London said the quest for a more comprehensive partnership between Mercer and the restaurant chain was inspired by an Executive Forum program in November 2021 where the guest speakers were Chick-fil-A Senior Vice President and Chief Financial Officer Brent Ragsdale and Executive Director of Team Member Experience Mark Moraitakis, who both earned a Master of Business Administration (MBA) on the Atlanta campus.

“I feel like Mercer’s mission and its culture seemed to be a pretty good match for Chick-fil-A’s purpose and culture. That’s just one more reason for us to have a connection,” said Director of Talent Consulting Lance Lanier, who earned his bachelor’s degree in finance at Mercer in 1998.

The Harvey family poses in front of a window.
Dericus and Charletta Harvey, center, are shown with their children. Photo courtesy Dercius Harvey

More than 50 Mercer alumni are currently on staff at Chick-fil-A’s Atlanta office, serving in a variety of roles. Many hold engineering degrees, including Dericus Harvey, team director of field operations.

A Macon native and 1999 industrial engineering graduate, he just marked his 12th year with Chick-fil-A. He began his career in the automotive industry, working for General Motors and Ford before earning his MBA in Indiana and transitioning to corporate finance work. Harvey had worked for Johnson & Johnson in New Jersey for almost seven years when he and wife Charletta, whom he met at Mercer, decided it was time to move their family back to Georgia.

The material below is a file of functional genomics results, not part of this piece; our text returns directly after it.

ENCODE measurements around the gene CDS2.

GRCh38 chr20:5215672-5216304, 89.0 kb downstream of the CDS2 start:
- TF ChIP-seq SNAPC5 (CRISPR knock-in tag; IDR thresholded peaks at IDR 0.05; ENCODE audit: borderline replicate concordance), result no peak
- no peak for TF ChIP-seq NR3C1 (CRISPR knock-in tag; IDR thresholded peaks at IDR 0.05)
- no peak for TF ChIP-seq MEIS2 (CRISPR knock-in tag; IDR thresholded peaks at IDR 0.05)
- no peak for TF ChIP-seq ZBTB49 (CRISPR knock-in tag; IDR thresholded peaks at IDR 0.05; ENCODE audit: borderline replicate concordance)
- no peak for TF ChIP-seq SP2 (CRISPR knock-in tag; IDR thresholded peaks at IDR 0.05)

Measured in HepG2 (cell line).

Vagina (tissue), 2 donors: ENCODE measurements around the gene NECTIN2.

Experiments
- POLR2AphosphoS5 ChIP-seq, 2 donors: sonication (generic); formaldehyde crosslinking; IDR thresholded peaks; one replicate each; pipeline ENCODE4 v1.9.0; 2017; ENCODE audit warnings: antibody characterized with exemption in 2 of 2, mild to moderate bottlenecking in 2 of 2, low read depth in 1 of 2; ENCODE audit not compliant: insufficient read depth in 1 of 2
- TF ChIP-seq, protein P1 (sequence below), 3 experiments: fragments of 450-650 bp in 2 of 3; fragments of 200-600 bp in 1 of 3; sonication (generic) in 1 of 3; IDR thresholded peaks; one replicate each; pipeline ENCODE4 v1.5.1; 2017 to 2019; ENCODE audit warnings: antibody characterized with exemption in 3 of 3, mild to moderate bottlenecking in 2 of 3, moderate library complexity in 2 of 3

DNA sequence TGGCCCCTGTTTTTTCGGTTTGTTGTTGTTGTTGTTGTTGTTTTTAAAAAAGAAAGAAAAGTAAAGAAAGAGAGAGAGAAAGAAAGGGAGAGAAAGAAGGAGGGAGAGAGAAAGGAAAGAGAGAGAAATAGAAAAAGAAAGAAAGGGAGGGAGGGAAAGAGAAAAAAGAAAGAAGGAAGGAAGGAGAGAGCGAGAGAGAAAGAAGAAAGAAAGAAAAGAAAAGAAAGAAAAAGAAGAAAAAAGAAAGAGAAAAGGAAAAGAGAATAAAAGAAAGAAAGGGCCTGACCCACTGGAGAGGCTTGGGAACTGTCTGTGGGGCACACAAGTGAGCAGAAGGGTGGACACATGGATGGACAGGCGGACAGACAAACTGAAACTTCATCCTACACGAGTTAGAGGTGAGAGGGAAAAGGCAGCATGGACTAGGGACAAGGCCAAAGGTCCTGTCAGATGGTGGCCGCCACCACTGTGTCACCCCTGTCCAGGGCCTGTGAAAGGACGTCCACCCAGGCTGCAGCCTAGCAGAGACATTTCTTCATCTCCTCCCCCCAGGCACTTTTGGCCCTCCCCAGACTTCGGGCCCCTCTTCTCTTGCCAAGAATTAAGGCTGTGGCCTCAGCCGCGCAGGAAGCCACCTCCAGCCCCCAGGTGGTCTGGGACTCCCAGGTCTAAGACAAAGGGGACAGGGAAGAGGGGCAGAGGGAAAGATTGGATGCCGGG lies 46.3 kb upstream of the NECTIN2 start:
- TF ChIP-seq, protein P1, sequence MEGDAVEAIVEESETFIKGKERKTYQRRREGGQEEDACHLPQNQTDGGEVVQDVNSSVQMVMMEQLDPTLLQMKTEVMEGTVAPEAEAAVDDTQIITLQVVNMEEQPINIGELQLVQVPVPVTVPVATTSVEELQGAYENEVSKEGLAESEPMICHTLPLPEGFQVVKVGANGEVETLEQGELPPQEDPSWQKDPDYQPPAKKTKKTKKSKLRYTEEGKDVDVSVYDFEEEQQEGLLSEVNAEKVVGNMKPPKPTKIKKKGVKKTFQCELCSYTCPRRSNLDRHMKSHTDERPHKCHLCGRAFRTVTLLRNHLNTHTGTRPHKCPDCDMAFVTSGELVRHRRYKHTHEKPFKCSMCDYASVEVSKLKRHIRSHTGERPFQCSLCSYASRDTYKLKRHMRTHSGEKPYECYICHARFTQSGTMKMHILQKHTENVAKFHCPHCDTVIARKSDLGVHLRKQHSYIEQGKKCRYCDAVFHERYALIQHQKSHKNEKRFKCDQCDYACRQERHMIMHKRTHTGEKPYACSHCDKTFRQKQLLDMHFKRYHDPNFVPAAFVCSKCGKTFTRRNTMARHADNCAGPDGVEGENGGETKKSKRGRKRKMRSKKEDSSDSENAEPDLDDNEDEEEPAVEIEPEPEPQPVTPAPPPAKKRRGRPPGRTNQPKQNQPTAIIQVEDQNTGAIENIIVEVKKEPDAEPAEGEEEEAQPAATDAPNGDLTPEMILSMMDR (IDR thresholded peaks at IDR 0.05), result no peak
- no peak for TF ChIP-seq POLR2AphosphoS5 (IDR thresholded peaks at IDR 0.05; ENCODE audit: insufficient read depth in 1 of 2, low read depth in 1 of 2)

He saw a listing for an operations lead position at Chick-fil-A, applied and visited the Atlanta office. 

“I fell in love with the culture and the folks that I interacted with,” said Harvey, who now leads a team that supports restaurant operators in Illinois, Wisconsin and Ohio and selects franchisees in those states. “It wasn’t a traditional company. Chick-fil-A does a good job of really probing for character and chemistry. They wanted to learn about me and who I was. I walked away very impressed with them.”

Mercer helped instill leadership skills, a collaborative spirit and a commitment to service in Harvey, and those foundational strengths carried over to his work at Chick-fil-A.

“Mercer holds a special place in my heart. Mercer is a big component of who I am,” Harvey said. “I pride myself on being a servant to others. Being a part of Chick-fil-A has allowed me to do that, to give of myself and help support others. To be a part of a company that’s growing, is vibrant and that also has a culture of care, I really enjoy that.”

Lance Lanier
Lance Lanier

Chick-fil-A’s culture and values were also a big draw for Lanier, who has been with the company for 22 years. Prior to Chick-fil-A, he worked in human resources at General Electric Co. in Kentucky and Indiana and then Coca-Cola, which brought him to Atlanta. He met several people at his church who worked at Chick-fil-A and, before long, he was being recruited.

Lanier said he was inspired by the people-centric focus and talk of “joining a family.” He was hired as senior manager of staff selection and then served as senior manager of talent strategy and director of talent development before taking on his current role 11 years ago. He has worked with company leaders on initiatives that focus on developing leaders and strengthening company culture.